Here is an aspect of suffering that every Christian with the help of God is called to embrace and that seems to be especially rejected today: the interior spiritual, psychological, and emotional suffering that accompanies being closely involved with other human beings who at times fail us, who sometimes hurt us, who fall short of what they are called to be and yet not turning our backs on them, not walling them off from the deepest core of our own selves (and without giving up on their potential). It is a suffering we often do not appreciate, and that I all-too-often fail to embrace.
There are two poles of this type of suffering, two places or roles in a human relationship that feel let down. First, is the person himself. When we ourselves fail to do what we should (if we want to become better persons), we are sad and experience suffering as we realize our own failings. This is the suffering of Saint Peter, “And Peter remembered the word of the Lord, how he had said to him, ‘Before the cock crows today, you will deny me three times.’ And he went out and wept bitterly.” (Lk 22:61b-62) These are our tears too. Second, is the suffering of one who loves us, who because of his love wants us to become the best version of ourselves we can be, as he realizes our failings. This is the suffering of Jesus, who loved Peter, in the very same scene, “And the Lord turned and looked at Peter.” (Lk 22:61a) And imagine the human disappointment of Jesus when his friends fell asleep instead of remaining awake with him on the eve of his passion, “So, could you not watch with me one hour?” (Mt 26:40b) But, despite this pain of disappointment, notice that Jesus did not give up on them, he still called them on to a nobler life. And neither did he pull away from being close to them.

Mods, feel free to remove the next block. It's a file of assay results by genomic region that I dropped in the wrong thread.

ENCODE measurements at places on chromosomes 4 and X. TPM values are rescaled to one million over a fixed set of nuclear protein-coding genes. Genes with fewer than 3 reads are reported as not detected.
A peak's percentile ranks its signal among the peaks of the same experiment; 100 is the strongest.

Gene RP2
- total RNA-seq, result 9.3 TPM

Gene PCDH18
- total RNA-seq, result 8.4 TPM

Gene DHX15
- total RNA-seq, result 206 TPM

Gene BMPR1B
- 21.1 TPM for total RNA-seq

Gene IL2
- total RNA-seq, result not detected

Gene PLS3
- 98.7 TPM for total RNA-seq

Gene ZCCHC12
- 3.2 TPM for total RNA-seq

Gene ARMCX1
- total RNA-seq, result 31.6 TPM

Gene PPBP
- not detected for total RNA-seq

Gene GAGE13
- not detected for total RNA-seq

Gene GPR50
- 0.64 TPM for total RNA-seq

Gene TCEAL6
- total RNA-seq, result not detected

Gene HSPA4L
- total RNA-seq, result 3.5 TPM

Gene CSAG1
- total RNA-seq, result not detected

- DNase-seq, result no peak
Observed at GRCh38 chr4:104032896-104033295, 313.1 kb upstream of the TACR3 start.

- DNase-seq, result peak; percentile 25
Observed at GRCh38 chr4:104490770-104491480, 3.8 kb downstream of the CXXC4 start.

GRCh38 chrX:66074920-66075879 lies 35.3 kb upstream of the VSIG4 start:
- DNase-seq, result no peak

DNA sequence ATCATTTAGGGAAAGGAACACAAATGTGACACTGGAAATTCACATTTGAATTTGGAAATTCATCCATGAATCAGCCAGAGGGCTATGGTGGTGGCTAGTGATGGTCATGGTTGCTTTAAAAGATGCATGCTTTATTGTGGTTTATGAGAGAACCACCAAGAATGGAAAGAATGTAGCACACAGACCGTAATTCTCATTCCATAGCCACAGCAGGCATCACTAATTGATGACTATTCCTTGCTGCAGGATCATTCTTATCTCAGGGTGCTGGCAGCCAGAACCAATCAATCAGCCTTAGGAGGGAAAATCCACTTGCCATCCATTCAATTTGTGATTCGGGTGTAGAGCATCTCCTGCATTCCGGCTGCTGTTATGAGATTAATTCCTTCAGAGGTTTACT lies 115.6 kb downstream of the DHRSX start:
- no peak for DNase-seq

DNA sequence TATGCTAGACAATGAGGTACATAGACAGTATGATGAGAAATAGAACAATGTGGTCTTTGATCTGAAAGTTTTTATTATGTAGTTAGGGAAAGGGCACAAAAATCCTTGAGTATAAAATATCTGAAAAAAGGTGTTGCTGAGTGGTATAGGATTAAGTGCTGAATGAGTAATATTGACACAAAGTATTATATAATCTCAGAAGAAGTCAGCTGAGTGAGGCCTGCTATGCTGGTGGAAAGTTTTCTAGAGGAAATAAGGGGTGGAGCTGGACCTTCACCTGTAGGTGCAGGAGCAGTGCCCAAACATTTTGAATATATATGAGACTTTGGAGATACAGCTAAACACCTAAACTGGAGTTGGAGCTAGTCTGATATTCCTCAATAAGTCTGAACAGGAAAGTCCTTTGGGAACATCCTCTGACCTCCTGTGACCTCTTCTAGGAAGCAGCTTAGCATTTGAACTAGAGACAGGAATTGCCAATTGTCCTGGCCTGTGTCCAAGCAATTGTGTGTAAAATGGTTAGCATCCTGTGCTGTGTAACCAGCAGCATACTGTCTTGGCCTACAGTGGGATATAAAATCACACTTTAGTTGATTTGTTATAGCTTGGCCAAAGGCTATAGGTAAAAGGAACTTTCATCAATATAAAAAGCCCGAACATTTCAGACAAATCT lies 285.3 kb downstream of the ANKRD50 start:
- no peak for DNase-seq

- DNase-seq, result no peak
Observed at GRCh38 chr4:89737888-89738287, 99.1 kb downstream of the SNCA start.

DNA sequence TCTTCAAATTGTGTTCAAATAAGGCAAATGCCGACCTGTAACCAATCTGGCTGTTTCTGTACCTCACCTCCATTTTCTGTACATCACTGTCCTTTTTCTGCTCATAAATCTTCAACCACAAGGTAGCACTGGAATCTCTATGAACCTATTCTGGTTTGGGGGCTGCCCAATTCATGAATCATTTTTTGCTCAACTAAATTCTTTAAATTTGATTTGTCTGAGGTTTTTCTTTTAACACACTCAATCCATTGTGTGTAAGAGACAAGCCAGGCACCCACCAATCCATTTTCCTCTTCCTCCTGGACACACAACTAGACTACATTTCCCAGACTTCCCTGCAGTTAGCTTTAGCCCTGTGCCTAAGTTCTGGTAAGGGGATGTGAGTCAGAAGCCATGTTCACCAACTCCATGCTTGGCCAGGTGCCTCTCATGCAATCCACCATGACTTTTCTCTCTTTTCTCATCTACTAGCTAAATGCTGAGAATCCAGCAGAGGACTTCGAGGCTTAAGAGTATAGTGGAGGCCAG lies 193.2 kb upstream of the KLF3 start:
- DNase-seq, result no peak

This pertains to a dual calling that Christ modeled for us, the entering into which is a source of a hidden interior suffering to which we are especially averse. It is the calling to strive (in accord with our vocation and gifts) to inspire others to an ever-deeper faith, to an ever-deeper embrace of the highest ideal of what it is to be human, united with another call to a special personal solidarity with others—that is, of joining in compassionate union with others as they suffer in the realization they are not all that they should be (as do we in regard to ourselves). It is less challenging to focus on only one or the other facet of this dual calling than to hold both harmoniously together. I might be good, for example, at the former—at reminding others of the high bar that Christ has set and has invited us to attain with His help. Or, I may be good at the latter—of accompanying others in a union of one heart to another when they are saddened by the lack of their own progress (giving them the consoling presence of a compassionate and empathetic soul). But we are called by Christ to strive to embrace both in our relationships. This is very challenging, requires the help of grace, and brings into our lives yet another of the many faces of suffering.